Read more

I too am regularly surprised at how little care a large swathe of consumers take over the sharing and use of their personal data. As a m...

Catherine Stenson

Have customers really changed? - Marketing edge - CMO Australia

Read more

The biggest concern is the lack of awareness among marketers and the most important thing is the transparency and consent.

Joe Hawks

Data privacy 2021: What should be front and centre for the CMO right now

Read more

Thanks for giving these awesome suggestions. It's very in-depth and informative!sell property online

Joe Hawks

The new rules of Millennial marketing in 2021

Read more

In these tough times finding an earning opportunity that can be weaved into your lifestyle is hard. Doordash fits the bill nicely until y...

Fred Lawrence

DoorDash launches in Australia

Read more

Blog Posts

Highlights of 2020 deliver necessity for Circular Economies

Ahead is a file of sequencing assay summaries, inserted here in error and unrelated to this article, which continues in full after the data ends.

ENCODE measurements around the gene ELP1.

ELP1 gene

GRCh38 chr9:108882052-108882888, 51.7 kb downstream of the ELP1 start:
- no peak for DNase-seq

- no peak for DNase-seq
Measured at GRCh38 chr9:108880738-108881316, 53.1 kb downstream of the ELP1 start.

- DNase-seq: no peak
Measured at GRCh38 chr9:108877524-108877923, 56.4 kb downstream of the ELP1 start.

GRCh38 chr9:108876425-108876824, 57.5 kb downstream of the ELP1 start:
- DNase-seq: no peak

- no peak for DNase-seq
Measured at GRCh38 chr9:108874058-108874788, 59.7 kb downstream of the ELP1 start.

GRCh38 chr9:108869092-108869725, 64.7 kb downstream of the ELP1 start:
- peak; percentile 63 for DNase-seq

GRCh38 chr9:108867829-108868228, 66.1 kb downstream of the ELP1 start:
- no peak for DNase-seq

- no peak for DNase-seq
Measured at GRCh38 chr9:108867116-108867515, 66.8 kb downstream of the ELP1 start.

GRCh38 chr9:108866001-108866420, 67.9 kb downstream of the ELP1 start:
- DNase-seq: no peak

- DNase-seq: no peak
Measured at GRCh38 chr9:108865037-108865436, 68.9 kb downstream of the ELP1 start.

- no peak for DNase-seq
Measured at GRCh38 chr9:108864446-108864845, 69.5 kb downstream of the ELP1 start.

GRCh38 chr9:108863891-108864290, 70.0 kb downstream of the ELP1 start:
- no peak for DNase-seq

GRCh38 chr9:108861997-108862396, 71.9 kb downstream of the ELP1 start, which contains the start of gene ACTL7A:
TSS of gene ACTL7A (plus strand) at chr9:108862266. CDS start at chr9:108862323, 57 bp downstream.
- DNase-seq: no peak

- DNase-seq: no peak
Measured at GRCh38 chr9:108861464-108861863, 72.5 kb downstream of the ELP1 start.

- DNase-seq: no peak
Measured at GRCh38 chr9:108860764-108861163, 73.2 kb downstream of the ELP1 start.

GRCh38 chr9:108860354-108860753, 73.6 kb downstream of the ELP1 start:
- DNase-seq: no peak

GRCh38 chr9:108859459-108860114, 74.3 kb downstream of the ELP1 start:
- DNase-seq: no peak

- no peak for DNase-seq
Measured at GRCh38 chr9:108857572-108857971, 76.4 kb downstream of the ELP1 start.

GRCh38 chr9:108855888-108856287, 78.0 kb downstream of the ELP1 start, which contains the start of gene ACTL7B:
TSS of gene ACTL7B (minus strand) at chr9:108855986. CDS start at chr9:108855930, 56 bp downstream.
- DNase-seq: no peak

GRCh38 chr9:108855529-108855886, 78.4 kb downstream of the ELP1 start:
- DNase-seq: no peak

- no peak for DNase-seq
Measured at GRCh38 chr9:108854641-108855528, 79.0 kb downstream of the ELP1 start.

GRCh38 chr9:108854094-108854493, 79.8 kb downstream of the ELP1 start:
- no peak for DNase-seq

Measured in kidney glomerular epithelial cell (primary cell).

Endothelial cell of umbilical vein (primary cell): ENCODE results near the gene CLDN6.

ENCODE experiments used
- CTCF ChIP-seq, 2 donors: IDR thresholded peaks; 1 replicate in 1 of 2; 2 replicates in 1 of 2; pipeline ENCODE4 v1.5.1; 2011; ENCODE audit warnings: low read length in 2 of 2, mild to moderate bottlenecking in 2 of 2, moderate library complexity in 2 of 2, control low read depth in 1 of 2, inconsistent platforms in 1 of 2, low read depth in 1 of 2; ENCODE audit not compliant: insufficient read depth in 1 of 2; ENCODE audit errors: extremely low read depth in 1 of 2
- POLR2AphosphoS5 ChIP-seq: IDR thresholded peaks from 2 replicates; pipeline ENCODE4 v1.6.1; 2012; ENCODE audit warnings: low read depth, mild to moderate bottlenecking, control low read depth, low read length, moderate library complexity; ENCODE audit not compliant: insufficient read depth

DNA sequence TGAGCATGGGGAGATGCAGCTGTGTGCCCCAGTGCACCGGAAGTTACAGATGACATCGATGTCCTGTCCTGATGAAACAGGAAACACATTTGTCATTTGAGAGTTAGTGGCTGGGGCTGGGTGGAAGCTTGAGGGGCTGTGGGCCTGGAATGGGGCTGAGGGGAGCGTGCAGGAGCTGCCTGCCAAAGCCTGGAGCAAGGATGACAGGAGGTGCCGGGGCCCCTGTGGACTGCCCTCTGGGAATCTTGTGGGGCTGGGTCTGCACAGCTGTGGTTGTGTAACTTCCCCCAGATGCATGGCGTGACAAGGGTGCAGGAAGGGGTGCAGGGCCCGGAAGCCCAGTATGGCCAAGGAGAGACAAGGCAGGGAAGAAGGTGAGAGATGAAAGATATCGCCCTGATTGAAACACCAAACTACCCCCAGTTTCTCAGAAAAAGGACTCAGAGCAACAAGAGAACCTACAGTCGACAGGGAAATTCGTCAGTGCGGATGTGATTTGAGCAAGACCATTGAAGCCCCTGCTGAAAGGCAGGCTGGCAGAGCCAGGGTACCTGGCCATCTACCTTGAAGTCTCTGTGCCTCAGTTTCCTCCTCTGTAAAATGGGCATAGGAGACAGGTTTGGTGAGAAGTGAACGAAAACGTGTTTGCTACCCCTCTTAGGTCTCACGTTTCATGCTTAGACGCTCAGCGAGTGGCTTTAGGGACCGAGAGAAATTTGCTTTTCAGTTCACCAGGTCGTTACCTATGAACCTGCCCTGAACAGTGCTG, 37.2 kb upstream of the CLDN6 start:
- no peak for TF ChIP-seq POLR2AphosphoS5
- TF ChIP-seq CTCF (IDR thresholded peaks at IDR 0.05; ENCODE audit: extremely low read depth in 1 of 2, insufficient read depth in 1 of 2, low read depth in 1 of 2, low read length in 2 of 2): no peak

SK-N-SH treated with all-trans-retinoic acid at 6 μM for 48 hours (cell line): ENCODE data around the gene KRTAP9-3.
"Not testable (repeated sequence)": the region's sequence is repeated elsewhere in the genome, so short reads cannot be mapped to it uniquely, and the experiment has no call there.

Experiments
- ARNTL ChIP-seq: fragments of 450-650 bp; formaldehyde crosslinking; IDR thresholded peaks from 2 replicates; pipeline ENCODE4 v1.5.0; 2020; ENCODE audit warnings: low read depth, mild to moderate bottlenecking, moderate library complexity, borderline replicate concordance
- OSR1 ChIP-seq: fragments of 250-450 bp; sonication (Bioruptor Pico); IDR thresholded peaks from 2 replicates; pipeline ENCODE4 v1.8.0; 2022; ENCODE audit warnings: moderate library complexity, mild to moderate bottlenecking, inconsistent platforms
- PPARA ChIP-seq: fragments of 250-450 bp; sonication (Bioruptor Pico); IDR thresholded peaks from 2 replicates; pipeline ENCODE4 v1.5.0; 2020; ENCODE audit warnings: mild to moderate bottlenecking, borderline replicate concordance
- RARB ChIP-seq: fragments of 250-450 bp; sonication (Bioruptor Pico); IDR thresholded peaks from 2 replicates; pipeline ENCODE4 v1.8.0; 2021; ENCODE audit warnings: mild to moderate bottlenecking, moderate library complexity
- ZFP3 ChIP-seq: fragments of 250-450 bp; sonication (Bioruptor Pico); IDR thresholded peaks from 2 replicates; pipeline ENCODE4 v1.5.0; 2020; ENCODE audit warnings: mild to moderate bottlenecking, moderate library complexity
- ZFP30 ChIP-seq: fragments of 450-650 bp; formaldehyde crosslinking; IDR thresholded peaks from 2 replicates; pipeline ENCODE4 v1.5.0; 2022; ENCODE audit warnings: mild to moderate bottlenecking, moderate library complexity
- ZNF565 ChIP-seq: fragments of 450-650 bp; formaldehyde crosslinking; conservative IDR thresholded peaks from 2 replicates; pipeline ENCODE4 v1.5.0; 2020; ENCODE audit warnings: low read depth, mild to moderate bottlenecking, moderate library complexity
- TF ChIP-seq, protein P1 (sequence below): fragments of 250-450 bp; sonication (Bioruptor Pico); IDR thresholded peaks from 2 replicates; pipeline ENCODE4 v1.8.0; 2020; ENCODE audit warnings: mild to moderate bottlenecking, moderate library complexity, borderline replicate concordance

The lessons emerging from a year like 2020 are what make the highlights, not necessarily what we gained. One of these is renewed emphasis on sustainability, and by this, I mean complete circular sustainability.

Katja Forbes

Managing director of Designit, Australia and New Zealand

Have customers really changed?

The past 12 months have been a confronting time for marketers, with each week seemingly bringing a new challenge. Some of the more notable impacts have been customer-centric, driven by shifting priorities, new consumption habits and expectation transfer.

Emilie Tan

Marketing strategist, Alpha Digital

Cultivating engaging content in Account-based Marketing (ABM)

ABM has been the buzzword in digital marketing for a while now, but I feel many companies are yet to really harness its power. The most important elements of ABM are to: Identify the right accounts; listen to these tracked accounts; and hyper-personalise your content to these accounts to truly engage them. It’s this third step where most companies struggle.

Joana Inch

Co-founder and head of digital, Hat Media Australia

Sign in